Three reform options for successful emissions trading
The European Union (EU) must step up its climate ambition for the period until 2030 in order to bring its targets into line with the long-term objectives of the Paris Agreement and to limit the increase in the global average temperature to well below 2 °C above pre-industrial levels. “But more ambitious climate targets also mean tightening up emissions trading. The system must be fit for the future; otherwise, there is a risk that a new surplus of allowances will occur,” says Verena Graichen, a Senior Researcher in the Oeko-Institut’s Energy and Climate Division.
A reform of emissions trading is needed
The European Union is currently committed to reducing its greenhouse gas emissions by 40% compared to 1990 levels up to the year 2030. This leaves just 20 years to achieve the remaining 60% reduction that is needed if the EU is to become carbon-neutral by 2050. Various actors, including the Finnish Government and the European Parliament, have therefore demanded greater ambition for the period until 2030 to ensure a smoother transition to a decarbonised economy. A target of 50-60%, instead of 40%, is under discussion.
This is not achievable with the EU’s emissions trading system (EU ETS) in its current form, despite the agreed reforms for the next trading period from 2021. A higher level of ambition and further reforms of emissions trading are therefore required. In a new study, entitled The Role of the EU ETS in Increasing EU Climate Ambition, the Oeko-Institut therefore recommends a reform package comprising three policy options.
1) Strengthening the EU ETS cap/rebasing the cap
The total quantity of allowances issued is limited (capped) and is reduced by a specific factor year on year. The Oeko-Institut recommends reducing the cap to close the gap with actual emissions and applying a higher linear reduction factor (LRF) in order to decrease the cap, and therefore emissions, faster in line with an enhanced level of climate ambition.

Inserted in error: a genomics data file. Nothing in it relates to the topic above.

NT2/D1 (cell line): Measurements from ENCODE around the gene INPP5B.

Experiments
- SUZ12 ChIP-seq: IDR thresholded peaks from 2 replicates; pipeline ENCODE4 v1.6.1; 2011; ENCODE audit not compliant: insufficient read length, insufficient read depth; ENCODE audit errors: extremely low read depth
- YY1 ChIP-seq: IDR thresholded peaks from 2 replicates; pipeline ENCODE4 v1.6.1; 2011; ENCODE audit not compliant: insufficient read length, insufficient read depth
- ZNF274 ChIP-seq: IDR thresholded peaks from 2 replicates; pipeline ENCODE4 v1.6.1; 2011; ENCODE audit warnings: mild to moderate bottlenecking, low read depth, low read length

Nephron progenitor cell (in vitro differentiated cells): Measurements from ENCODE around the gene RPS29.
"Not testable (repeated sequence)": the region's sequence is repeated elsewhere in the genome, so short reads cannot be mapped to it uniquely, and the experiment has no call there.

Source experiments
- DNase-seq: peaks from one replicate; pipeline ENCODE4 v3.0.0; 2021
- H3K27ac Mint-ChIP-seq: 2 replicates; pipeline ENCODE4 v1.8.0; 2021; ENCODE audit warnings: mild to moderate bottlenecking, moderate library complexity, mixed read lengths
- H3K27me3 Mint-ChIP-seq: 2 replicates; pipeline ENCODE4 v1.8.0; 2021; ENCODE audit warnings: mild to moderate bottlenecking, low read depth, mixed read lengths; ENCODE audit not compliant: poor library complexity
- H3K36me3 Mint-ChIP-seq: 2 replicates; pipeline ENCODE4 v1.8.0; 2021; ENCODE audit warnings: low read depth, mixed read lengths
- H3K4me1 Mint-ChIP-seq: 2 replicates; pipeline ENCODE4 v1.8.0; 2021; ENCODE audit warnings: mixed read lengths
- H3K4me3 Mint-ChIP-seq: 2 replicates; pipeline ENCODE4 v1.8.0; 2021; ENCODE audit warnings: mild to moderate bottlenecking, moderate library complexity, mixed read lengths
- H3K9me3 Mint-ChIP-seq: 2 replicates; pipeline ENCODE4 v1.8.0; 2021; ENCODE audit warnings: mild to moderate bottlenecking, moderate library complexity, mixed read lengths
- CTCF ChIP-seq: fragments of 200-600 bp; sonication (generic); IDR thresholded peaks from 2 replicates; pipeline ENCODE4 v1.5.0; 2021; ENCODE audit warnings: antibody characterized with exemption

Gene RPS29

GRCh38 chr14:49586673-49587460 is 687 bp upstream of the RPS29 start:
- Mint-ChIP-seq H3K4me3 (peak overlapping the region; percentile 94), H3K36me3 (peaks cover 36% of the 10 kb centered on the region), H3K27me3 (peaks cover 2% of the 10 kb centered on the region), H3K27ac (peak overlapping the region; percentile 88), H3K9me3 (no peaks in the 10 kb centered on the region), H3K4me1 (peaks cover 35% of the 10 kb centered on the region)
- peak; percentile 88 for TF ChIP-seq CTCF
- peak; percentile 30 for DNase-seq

2) Enhancing the resilience of the system
Unexpected developments such as economic crises or political interventions, which are not foreseen in the determination of the cap, can undermine the effectiveness of the ETS. The market stability reserve (MSR) is a safety mechanism: it removes excess allowances from the system if there is a significant surplus. The MSR must be strengthened so that it can react quickly to imbalances in future. The Oeko-Institut is also encouraging member states to decrease the quantity of allowances they auction if they have closed down any of their power plants.
3) Introducing a carbon price floor
In order to avoid a further price drop and to remove price volatility for investors, the Oeko-Institut recommends the introduction of a carbon price floor. There are two options here: putting in place an auction reserve price, which would require an overhaul of EU legislation. Alternatively, member states could act now to introduce a surrender charge, i.e. a top-up charge representing the difference between the market price of allowances and a set minimum price, based on the UK model.
Time is running out
These improvements should be introduced as soon as possible in order to avoid abrupt shifts later on, according to the report. Ursula von der Leyen, President-elect of the European Commission, has emphasised that time is running out and that the EU will have to be more ambitious when it comes to its climate goals. A higher level of ambition and appropriate reforms of the emissions trading system would send a clear message from the EU in the fight against climate change.